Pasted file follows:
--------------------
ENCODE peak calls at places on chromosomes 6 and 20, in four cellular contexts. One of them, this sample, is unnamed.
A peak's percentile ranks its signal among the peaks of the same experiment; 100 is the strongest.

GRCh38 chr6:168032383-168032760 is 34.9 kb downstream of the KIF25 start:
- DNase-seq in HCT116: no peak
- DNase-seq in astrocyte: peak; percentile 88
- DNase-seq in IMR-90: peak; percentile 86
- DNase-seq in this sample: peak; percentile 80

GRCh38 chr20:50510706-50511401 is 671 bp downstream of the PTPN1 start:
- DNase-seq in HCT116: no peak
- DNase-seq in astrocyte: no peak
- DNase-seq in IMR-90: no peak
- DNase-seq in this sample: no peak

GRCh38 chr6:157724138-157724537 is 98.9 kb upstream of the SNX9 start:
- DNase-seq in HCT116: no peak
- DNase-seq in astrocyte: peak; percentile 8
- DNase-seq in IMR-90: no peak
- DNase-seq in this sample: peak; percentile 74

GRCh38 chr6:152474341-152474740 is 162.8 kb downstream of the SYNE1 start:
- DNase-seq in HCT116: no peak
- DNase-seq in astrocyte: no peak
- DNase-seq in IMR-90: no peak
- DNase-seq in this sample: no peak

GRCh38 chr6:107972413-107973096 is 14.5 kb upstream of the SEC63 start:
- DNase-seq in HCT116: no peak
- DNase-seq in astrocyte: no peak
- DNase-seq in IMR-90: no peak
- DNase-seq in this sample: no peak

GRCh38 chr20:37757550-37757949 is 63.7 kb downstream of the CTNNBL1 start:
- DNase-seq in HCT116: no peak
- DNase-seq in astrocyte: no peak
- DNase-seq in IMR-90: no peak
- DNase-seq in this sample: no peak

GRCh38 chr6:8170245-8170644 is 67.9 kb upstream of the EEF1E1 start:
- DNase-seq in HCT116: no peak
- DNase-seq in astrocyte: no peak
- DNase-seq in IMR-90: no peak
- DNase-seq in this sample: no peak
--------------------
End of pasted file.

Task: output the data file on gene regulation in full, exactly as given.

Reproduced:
ENCODE peak calls at places on chromosomes 6 and 20, in four cellular contexts. One of them, this sample, is unnamed.
A peak's percentile ranks its signal among the peaks of the same experiment; 100 is the strongest.

GRCh38 chr6:168032383-168032760 is 34.9 kb downstream of the KIF25 start:
- DNase-seq in HCT116: no peak
- DNase-seq in astrocyte: peak; percentile 88
- DNase-seq in IMR-90: peak; percentile 86
- DNase-seq in this sample: peak; percentile 80

GRCh38 chr20:50510706-50511401 is 671 bp downstream of the PTPN1 start:
- DNase-seq in HCT116: no peak
- DNase-seq in astrocyte: no peak
- DNase-seq in IMR-90: no peak
- DNase-seq in this sample: no peak

GRCh38 chr6:157724138-157724537 is 98.9 kb upstream of the SNX9 start:
- DNase-seq in HCT116: no peak
- DNase-seq in astrocyte: peak; percentile 8
- DNase-seq in IMR-90: no peak
- DNase-seq in this sample: peak; percentile 74

GRCh38 chr6:152474341-152474740 is 162.8 kb downstream of the SYNE1 start:
- DNase-seq in HCT116: no peak
- DNase-seq in astrocyte: no peak
- DNase-seq in IMR-90: no peak
- DNase-seq in this sample: no peak

GRCh38 chr6:107972413-107973096 is 14.5 kb upstream of the SEC63 start:
- DNase-seq in HCT116: no peak
- DNase-seq in astrocyte: no peak
- DNase-seq in IMR-90: no peak
- DNase-seq in this sample: no peak

GRCh38 chr20:37757550-37757949 is 63.7 kb downstream of the CTNNBL1 start:
- DNase-seq in HCT116: no peak
- DNase-seq in astrocyte: no peak
- DNase-seq in IMR-90: no peak
- DNase-seq in this sample: no peak

GRCh38 chr6:8170245-8170644 is 67.9 kb upstream of the EEF1E1 start:
- DNase-seq in HCT116: no peak
- DNase-seq in astrocyte: no peak
- DNase-seq in IMR-90: no peak
- DNase-seq in this sample: no peak